Sen. Mike Fasano, R-New Port Richey, doesn’t think so. Citing the famous black water case at Aloha Utilites, he wants the Public Service Commission to be able to adopt rules to establish specific standards for investor-owned electric companies, investigate consumer complaints that utility companies fail to resolve, including water and sewer companies, and impose fines.
No surprise. The utility companies don’t like his idea (SB 1104). The state’s four big power companies have hired former PSC Commissioner Terry Deason to lobby their case before legislators.
Deason, who served for 16 years at the PSC, said the commission already has the power to impose fines for unreliable service, adopt reliability standards and has an existing consumer complaint process.
That provoked the following exchange:
Fasano asked if he had ever been to Pasco County as a PSC commissioner. Deason said he had.
Fasano: Would you have drunk the water that was shown to you a in a bottle that someone got out of their tap.
Deason: I was never offered to drink the water. I saw some water that was not very appealing to drink.
Fasano: Why didn’t you as a commissioner do something about it?
Deason: The commission acted within its authority…The jurisdiction over the quality of the product itself, that being water, or removing effluent, that is a dual jurisdiction and it could primarily rest with the Department of Environmental Regulation.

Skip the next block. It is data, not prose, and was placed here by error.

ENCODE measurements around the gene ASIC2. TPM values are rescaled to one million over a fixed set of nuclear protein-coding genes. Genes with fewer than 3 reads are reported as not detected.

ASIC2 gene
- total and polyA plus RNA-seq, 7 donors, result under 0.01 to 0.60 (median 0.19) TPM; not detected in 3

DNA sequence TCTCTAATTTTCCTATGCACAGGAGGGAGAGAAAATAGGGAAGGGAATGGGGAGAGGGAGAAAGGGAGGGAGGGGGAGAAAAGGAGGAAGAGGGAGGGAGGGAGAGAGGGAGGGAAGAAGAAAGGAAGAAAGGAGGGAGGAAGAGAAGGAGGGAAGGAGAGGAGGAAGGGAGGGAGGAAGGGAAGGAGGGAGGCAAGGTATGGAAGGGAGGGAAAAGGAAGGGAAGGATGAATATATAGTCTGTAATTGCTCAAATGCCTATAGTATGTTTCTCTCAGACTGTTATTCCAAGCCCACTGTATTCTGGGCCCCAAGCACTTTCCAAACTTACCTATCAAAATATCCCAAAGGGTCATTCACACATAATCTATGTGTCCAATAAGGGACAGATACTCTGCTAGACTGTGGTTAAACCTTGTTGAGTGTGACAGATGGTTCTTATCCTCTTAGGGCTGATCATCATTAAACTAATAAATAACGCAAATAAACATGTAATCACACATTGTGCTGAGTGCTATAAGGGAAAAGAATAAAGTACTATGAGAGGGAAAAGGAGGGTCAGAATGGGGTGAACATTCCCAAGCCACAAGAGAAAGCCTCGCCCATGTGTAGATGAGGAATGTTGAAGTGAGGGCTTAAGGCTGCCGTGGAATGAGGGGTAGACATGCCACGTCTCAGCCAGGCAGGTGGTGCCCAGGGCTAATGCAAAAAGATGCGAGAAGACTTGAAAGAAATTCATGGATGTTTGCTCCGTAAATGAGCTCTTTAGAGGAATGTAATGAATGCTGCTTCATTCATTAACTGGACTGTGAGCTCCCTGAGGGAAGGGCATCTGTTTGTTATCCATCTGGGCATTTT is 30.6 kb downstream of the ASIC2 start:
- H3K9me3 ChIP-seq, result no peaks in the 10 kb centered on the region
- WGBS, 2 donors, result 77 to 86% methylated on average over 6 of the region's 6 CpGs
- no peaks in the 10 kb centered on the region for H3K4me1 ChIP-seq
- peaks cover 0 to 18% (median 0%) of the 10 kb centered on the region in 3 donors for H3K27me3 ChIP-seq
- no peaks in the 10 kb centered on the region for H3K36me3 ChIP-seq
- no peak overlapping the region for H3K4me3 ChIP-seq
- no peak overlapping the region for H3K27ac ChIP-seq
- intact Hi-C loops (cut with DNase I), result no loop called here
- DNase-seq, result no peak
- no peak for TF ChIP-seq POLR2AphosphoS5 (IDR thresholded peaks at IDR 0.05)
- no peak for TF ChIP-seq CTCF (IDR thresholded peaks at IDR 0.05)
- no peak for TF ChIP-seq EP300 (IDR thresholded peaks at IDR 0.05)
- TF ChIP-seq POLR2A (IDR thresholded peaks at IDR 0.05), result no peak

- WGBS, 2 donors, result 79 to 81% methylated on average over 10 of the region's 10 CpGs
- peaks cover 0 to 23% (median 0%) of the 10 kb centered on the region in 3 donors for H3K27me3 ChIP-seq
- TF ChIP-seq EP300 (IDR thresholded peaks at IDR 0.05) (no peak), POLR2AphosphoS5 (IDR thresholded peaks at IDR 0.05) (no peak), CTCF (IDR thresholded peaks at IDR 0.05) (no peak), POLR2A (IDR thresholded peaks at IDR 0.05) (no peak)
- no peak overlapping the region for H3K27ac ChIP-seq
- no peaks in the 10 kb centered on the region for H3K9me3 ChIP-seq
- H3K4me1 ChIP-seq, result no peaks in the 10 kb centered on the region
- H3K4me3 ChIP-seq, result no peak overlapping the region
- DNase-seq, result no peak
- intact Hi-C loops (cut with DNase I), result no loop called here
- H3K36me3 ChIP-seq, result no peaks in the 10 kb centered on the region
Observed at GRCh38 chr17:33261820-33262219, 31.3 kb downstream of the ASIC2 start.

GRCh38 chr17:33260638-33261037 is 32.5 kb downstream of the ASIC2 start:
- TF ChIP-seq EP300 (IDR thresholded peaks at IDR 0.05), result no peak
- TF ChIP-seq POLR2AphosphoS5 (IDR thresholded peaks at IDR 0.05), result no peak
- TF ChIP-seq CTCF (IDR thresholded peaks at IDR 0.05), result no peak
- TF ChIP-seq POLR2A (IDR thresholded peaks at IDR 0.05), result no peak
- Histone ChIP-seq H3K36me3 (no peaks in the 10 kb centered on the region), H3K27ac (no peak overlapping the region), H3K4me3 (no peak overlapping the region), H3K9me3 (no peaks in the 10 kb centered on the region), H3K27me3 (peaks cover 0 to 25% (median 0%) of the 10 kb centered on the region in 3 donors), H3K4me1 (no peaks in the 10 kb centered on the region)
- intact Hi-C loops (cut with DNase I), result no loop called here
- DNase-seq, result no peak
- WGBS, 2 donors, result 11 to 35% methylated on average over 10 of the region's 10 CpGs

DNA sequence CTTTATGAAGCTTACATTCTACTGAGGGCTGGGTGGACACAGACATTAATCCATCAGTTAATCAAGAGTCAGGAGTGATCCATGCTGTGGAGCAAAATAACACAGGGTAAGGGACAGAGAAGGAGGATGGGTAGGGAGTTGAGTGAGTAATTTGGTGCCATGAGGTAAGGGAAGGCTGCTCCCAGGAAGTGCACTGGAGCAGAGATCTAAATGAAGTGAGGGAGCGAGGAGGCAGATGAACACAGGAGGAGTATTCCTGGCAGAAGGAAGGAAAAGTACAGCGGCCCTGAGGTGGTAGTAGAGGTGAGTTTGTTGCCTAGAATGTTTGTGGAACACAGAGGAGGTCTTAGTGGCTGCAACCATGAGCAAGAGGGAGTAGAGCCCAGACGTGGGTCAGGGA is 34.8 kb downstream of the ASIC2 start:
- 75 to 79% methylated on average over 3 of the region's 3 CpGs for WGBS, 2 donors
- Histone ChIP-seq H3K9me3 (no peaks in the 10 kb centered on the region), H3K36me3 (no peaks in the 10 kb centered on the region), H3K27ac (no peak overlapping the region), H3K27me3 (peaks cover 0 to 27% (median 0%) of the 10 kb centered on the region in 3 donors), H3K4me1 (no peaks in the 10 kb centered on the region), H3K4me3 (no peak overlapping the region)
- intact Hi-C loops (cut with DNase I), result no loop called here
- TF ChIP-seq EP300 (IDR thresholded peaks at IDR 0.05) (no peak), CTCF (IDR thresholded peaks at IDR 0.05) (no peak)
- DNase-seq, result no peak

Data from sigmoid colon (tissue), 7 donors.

(He then admitted that the black water problem involving Aloha Utilities, which Fasano was referring to was a “complicated problem…and took many years to finally address.”)
Fasano: You’re right it took 16 years to solve that problem and the only way we solved it was by purchasing the utility by the taxpayers for $95 million because the commission didn’t have the authority to solve that problem. I want to give them that authority.
Deason: I would agree that if there is a problem in this area it would probably rest in the water and wastewater side.
The committee unanimously approved the bill.